Eddy Kamuangan Ilunga at the October GalleryPosted on
Eddy Kamuanga Ilunga is a young Congolese Artist. In his paintings, he explores the tension between tradition and modernity through the current fate of the Mangbetu people.
The Mangbetu are a small tribe in the Democratic Republic of Congo (DRC). Originally a warrior tribe from Sudan, they have migrated and settled in Congo in the 18th century. Once a proud tribe, reputed for their crafts and their beautiful elongated heads, they are now reduced to a remnant group of elderly people. Like endangered species, their very existence and their culture are slowly dying out. Their elongated heads that used to be a distinct and proud sign of their tribe, have turned into an insult among their fellow citizens who value modern beauty standards.
It is likely that Eddy’s paintings will, one day, be one of the few traces left of the Mangbetu tribe. In his paintings, he restored some of their lost dignity. He has painted them with their tools and their intricate symbols, testament to their developed craftsmanship and their fight to preserve some of their heritage from being looted. Their beauty is reinstated with elegant wrapped heads and the flamboyant wax prints they wear.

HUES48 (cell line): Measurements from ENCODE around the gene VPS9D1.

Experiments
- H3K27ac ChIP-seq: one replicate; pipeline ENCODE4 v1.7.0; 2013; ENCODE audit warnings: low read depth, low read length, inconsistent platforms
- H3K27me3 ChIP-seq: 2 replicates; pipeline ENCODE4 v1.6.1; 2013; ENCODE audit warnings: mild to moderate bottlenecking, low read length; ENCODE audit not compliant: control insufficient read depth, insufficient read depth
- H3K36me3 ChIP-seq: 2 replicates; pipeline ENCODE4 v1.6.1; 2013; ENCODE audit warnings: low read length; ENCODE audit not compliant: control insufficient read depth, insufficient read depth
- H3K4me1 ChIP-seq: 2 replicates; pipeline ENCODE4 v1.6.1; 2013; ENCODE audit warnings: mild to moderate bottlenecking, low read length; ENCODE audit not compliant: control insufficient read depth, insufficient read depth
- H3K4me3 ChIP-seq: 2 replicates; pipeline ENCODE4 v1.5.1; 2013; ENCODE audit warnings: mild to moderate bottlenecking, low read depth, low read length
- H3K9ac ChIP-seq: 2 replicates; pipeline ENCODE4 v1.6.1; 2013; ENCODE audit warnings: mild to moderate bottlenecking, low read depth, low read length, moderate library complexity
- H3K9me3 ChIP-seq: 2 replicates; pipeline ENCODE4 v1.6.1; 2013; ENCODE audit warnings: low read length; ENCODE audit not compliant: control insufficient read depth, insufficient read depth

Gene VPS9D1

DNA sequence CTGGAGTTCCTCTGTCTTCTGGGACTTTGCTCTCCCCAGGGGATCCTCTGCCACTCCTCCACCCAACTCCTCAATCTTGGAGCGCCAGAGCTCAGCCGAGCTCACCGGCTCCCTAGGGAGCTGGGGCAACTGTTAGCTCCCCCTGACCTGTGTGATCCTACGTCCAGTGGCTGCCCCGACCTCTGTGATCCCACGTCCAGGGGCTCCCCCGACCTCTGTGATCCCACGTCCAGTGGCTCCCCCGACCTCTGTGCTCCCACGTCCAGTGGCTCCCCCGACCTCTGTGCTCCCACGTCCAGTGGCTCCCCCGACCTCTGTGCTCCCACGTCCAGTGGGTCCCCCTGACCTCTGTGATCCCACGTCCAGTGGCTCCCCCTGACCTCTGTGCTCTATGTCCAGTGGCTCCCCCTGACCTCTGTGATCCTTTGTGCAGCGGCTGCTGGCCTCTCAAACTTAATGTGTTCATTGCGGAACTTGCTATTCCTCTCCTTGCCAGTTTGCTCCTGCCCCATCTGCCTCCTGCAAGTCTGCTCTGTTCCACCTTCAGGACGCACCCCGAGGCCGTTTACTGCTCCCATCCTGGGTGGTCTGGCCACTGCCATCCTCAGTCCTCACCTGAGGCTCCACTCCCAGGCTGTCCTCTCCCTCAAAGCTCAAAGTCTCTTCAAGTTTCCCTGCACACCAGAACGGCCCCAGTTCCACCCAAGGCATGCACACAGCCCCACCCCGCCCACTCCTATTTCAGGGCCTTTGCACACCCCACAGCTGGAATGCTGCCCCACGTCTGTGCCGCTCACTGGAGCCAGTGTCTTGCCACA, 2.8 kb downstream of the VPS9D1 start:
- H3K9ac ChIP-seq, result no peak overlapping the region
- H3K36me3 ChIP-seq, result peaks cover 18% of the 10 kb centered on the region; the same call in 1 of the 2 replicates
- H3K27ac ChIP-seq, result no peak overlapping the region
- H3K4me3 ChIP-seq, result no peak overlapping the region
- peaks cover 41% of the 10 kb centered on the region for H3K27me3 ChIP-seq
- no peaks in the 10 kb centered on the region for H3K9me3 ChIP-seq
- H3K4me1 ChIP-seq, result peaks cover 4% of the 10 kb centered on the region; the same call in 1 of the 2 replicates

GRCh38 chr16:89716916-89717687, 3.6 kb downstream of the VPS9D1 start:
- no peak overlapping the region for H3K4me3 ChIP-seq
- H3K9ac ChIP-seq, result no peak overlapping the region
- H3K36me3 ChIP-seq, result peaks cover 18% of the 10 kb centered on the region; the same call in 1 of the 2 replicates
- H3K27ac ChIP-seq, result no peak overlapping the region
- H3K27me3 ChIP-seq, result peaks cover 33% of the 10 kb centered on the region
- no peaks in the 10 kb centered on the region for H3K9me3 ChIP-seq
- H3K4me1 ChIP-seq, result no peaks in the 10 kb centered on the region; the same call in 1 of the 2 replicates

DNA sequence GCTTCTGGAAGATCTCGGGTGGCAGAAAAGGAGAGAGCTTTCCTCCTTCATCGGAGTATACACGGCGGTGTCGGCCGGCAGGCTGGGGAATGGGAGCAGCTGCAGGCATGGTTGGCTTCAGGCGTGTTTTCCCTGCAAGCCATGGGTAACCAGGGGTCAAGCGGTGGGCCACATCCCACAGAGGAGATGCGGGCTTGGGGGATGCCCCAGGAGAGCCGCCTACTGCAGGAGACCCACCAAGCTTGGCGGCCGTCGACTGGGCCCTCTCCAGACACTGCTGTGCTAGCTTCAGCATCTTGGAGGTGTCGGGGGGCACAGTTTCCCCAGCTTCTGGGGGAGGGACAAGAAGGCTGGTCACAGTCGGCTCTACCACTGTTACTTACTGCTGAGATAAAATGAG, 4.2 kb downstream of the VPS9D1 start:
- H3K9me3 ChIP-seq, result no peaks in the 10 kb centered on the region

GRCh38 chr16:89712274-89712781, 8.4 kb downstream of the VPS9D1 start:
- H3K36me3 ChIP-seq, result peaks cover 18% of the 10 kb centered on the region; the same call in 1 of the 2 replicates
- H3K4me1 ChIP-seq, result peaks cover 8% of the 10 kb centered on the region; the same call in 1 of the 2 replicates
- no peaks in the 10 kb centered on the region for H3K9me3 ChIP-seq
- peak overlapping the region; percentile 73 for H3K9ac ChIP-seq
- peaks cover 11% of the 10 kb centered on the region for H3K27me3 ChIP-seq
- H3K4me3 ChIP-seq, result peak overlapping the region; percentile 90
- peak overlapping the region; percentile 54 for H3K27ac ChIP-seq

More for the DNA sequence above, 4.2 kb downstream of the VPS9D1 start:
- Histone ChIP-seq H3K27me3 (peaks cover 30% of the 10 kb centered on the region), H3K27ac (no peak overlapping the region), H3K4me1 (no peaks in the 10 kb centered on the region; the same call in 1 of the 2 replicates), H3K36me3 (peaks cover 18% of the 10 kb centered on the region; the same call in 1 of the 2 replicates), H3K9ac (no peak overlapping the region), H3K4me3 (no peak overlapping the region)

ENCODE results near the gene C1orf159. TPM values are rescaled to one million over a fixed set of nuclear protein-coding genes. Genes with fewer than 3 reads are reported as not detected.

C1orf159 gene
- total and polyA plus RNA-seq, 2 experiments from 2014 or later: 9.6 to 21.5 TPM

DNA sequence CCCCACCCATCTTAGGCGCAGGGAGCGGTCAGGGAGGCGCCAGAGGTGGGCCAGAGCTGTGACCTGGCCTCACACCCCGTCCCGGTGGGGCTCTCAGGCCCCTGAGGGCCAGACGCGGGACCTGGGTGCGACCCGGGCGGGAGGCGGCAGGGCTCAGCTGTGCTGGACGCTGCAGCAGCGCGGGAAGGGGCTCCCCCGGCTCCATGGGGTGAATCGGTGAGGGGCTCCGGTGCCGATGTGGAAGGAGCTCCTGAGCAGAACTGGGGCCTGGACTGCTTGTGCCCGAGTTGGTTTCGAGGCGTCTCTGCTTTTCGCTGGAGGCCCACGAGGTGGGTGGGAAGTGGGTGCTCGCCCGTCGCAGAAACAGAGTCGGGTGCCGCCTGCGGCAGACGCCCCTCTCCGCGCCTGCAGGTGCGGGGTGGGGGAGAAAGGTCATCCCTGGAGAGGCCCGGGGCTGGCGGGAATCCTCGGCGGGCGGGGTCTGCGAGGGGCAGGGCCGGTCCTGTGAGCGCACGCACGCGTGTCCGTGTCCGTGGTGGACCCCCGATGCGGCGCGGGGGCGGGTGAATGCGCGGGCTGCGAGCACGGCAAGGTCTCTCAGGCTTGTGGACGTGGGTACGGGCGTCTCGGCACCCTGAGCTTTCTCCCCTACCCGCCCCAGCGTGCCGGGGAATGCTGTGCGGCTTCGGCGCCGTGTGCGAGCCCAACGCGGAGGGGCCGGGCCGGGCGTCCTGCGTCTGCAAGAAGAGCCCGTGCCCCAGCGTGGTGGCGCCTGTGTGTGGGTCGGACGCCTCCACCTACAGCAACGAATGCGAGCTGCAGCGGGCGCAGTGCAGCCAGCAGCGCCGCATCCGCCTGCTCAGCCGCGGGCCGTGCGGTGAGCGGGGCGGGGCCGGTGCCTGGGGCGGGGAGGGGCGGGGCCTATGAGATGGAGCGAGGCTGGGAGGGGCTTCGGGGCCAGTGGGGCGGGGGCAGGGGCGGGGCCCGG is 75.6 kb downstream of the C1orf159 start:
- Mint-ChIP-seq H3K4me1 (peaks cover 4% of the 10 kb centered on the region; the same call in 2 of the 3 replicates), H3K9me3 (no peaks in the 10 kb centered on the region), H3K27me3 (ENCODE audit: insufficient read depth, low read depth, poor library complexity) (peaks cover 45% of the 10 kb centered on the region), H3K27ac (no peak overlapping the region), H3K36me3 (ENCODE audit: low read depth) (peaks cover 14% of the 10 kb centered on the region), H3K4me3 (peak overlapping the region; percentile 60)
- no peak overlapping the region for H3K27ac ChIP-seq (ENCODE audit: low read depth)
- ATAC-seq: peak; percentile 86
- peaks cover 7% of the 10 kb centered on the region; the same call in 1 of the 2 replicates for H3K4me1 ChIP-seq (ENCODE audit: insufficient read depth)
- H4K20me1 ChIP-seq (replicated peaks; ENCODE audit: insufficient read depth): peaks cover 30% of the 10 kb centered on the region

Yet, the wax prints, the nail polish, the crucifix are all signs that they have embraced some aspects of modernity that is slowly eroding their own culture. Predominant and omnipresent signs, similar to microchips, mark their whole skin in almost all of the paintings. In the past, in some parts of Africa, peoples’ identity and ethnic group were visible on their faces through scarification. In these modern times though, these signs are not only on their faces but all over the Mangbetu people’s bodies manifesting a complete cultural take over. It is almost a condition that they can’t escape as it is so engrained in their flesh.
The details in these paintings unveil the research done in exploring the past and the challenges ahead as the Democratic Republic of Congo and especially Kinshasa the capital, is embracing modernity at a breakneck speed. This exhibition of Eddy’s latest works is a vibrant display of the cultural price that is being paid as a trade off for modernity. By turning the spotlight on the fate of the Mangbetu tribe, his works has transcended painting to raise broader philosophical questions about cultural identification and Globalisation.
These paintings, with the microchip signs are fast becoming Eddy’s Trademark. At just 24, his take on the complex balance between tradition and modernity has created a unique style of painting that combines style and substance effectively.
In the last few years, the Democratic Republic of Congo has emerged as a buoyant artistic Centre on the African Continent. The country is mostly associated with the “Popular Style” of the painters of the previous generations. However, as this exhibition shows, with Eddy, there is a new generation of young artists emerging, who are developing their own style and along the way challenging their society about its choices.